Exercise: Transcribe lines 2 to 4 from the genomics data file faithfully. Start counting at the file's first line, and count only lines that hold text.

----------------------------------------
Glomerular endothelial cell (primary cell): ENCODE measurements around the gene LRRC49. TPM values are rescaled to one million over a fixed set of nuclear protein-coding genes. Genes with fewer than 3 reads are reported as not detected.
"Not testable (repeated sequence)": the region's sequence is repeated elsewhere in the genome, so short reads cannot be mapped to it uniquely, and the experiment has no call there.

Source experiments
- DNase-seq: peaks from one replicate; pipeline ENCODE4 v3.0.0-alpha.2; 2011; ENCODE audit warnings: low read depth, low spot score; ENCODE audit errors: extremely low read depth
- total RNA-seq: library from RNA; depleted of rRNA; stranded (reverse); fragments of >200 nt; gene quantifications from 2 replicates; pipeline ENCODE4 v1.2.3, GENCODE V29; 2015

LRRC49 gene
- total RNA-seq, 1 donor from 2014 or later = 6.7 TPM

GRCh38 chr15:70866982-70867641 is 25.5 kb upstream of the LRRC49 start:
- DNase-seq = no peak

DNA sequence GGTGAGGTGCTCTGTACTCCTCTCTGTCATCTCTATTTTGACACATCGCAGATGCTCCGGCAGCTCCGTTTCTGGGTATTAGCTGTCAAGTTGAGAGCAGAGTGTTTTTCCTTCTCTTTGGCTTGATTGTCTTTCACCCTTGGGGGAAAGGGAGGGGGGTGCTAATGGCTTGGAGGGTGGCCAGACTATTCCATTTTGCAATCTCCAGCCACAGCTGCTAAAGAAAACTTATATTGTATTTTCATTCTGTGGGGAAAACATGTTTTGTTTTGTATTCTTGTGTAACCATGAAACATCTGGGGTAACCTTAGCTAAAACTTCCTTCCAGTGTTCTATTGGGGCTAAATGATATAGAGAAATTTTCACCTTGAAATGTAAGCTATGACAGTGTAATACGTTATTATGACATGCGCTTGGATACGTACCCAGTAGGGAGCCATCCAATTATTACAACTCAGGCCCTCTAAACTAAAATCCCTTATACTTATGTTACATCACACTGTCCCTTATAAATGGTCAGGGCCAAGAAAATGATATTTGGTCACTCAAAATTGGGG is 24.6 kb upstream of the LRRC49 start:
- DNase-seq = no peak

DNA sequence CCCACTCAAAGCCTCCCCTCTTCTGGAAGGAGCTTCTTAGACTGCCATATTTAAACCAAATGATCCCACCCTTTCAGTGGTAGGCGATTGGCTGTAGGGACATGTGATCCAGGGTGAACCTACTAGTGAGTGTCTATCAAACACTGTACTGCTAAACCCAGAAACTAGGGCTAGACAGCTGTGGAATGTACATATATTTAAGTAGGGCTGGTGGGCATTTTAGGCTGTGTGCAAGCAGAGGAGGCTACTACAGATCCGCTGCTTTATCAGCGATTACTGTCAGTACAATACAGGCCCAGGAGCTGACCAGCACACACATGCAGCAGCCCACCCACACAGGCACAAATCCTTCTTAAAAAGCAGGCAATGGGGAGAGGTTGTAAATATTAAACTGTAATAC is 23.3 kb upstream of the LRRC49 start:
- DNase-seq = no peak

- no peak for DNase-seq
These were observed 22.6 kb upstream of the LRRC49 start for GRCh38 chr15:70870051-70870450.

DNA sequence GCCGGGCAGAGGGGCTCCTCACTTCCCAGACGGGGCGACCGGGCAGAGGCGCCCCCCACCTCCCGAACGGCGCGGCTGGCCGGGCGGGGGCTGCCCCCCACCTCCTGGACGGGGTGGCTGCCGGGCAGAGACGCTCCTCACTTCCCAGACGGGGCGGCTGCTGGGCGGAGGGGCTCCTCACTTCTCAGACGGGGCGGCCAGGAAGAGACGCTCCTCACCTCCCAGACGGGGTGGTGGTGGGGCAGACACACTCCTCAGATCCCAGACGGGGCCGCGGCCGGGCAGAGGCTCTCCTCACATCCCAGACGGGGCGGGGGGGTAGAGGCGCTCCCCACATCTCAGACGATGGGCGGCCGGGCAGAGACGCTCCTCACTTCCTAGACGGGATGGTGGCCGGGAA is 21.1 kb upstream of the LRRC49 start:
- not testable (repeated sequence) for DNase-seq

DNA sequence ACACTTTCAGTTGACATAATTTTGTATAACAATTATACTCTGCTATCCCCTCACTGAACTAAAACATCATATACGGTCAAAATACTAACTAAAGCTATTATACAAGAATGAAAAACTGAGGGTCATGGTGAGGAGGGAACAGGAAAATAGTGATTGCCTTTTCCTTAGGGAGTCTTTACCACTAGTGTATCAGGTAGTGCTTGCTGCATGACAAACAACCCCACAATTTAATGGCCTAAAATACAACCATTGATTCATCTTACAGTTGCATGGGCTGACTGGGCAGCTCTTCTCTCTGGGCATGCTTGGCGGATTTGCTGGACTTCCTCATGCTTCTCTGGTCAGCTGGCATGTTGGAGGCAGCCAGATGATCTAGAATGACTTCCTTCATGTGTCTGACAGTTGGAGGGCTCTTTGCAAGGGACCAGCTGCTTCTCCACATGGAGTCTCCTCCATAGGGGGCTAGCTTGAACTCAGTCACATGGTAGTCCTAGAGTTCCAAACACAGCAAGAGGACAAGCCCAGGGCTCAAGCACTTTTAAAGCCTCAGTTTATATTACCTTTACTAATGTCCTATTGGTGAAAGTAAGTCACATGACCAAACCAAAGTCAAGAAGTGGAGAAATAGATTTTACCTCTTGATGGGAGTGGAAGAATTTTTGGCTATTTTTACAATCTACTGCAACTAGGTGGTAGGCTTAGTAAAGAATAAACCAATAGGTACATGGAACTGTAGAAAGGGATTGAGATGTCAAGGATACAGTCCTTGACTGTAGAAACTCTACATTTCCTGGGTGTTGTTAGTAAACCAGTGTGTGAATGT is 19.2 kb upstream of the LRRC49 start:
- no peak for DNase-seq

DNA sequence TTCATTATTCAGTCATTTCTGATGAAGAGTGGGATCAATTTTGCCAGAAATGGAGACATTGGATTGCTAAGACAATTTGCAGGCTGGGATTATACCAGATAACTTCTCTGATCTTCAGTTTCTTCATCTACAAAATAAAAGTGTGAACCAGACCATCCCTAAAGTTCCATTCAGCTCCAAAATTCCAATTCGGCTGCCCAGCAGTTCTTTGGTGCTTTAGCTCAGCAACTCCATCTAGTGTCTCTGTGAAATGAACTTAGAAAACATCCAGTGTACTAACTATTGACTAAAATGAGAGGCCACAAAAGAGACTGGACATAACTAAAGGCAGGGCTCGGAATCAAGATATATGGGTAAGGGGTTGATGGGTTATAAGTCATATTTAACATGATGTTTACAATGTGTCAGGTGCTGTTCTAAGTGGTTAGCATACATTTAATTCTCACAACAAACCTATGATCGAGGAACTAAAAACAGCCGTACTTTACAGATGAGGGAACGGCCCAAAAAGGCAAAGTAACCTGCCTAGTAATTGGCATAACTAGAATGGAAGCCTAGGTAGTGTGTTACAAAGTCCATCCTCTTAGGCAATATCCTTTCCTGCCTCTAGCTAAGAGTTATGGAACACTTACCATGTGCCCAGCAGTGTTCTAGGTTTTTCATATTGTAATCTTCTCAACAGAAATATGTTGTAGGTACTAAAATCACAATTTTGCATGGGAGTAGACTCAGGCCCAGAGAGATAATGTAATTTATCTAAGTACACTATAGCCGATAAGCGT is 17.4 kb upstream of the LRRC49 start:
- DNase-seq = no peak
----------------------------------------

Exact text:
"Not testable (repeated sequence)": the region's sequence is repeated elsewhere in the genome, so short reads cannot be mapped to it uniquely, and the experiment has no call there.

Source experiments
- DNase-seq: peaks from one replicate; pipeline ENCODE4 v3.0.0-alpha.2; 2011; ENCODE audit warnings: low read depth, low spot score; ENCODE audit errors: extremely low read depth